The latest banking mini-crisis, involving foreclosures in US home mortgages, reminds us of this industry’s power to astonish.

We read of so-called “ robo-signers” – junior employees signing off 500 foreclosure documents a day without having read them. We hear how the big banks have had to suspend foreclosures nationwide – partly because having passed the original mortgages through the sausage machine of securitisation, they could scarcely trace the relevant documentation if they wanted to.

That may be a bureaucratic glitch. More likely, it points to a deeper malaise.

The wider context was set out in a lecture last week at the London School of Economics by Professor Amar Bhidé of Tufts University. If we define the elements which make the US economy successful, Prof Bhidé argued, the banking system over the past two decades has been going in the opposite direction.

Most economic activities work best if people on the ground are free to make decisions. In banking, by contrast, decisions have been sucked into the centre. The result is huge inefficiency and misallocation of capital.

His starting text is a 1945 paper by Friedrich Hayek entitled The Use of Knowledge in Society. Intended mainly as a blast against Soviet-style central planning, it also bears directly on how firms are organised. Since human knowledge is necessarily imperfect, Hayek says, the question is how it can best be communicated on a constant basis. Some kinds of knowledge – in the physical sciences, for instance – can be managed by a central team of experts.

But other kinds are specific to time and place. The local trader knows what is selling on his patch that week and plans accordingly. A central authority cannot duplicate that.

The complicating factor, though, is economies of scale. These are always tempting and the trick is to know when the gains they offer are illusory.

The head of Intel, for instance, can run an empire of semiconductor plants, because the product is centrally determined and raw materials consistent. But can the head of a big bank run an empire of bank branches in the same way?

Plainly not, Prof Bhidé says. Issuing a mortgage or a small business loan involves precisely the kind of on-the-spot knowledge and judgment Hayek described. But the banks have centralised those judgments. Why is that?

Because that is where the growth is. Proper banking requires an army of trained workers. That slows things down. But if you reduce everything to mechanistic models and harness them to modern computing, it goes turbocharged.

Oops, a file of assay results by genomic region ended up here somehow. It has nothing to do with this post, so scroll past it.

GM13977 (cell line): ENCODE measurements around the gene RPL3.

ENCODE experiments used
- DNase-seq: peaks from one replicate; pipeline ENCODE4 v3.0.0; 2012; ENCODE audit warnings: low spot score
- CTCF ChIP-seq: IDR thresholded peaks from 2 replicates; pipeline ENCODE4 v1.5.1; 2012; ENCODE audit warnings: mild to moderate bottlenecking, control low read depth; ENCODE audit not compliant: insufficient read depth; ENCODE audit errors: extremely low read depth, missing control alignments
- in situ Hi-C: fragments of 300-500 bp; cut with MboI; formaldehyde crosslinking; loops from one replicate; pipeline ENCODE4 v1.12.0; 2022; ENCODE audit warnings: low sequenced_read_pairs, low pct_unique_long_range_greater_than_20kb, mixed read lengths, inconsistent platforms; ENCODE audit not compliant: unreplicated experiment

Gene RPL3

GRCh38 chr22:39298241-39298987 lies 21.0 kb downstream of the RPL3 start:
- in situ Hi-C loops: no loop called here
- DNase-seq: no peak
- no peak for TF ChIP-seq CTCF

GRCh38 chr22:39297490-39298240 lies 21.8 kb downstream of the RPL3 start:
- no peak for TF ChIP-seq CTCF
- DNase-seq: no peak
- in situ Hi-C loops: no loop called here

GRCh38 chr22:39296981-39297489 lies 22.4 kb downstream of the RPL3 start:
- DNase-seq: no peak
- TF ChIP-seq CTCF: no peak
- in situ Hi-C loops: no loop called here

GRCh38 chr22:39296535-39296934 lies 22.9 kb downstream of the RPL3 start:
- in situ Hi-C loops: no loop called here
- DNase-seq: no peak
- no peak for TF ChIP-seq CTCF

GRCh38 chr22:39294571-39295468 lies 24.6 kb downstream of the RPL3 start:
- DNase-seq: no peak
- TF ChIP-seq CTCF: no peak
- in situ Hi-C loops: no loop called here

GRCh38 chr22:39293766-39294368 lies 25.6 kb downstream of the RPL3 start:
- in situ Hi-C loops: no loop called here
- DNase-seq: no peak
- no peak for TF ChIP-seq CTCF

The result, for Prof Bhidé, is pathological. So are some of the innovations to which it gave rise, such as asset-backed securities.

There is a profound paradox here. It is precisely in times of innovation that local judgment matters most, that being the only way to measure the effects on the ground. But if you convert everything into centralised backward-looking data, you deprive yourself of knowledge when you most need it.

Misallocation of capital, meanwhile, is inevitable. Capital goes to sectors that can be mechanised. Mortgages qualify, so resources are poured into housing. Small business loans are less amenable, so small business lending shrivels.

There is internal misallocation, too. As experience has shown, when it comes to mortgages the model cannot distinguish between a schoolteacher in steady employment and a car worker whose plant is about to be closed. Which brings us back to the foreclosure crisis. Robo-signing, Prof Bhidé observes, is a natural consequence of “the robotic extension of mass-produced mortgage loans”.

Thus, mass production led to securitisation, which in turn meant the servicing of the loans was concentrated in a few hands. So when all those bad loans turned into a flood of foreclosures, lack of staff made robo-signing the only option.

What is to be done about all this? Prof Bhidé has much in common here with fellow economist (and Financial Times columnist) John Kay. The basic functions of banking – lending, deposit-taking and so on – should be separate and they alone should enjoy taxpayer guarantees.

Their regulation should be appropriately local. Each branch should once more possess a loan book, open to inspection. Activities should be limited to what a college-educated regulator can understand.

But merely to state that is to lower the spirits. The banks have so far fended off structural reform. The idea of letting the big investment banks fail in the next crisis is simply not credible. Indeed, Prof Bhidé himself describes his ideas as quixotic. But truth will out and is worth hammering home for as long as it takes.

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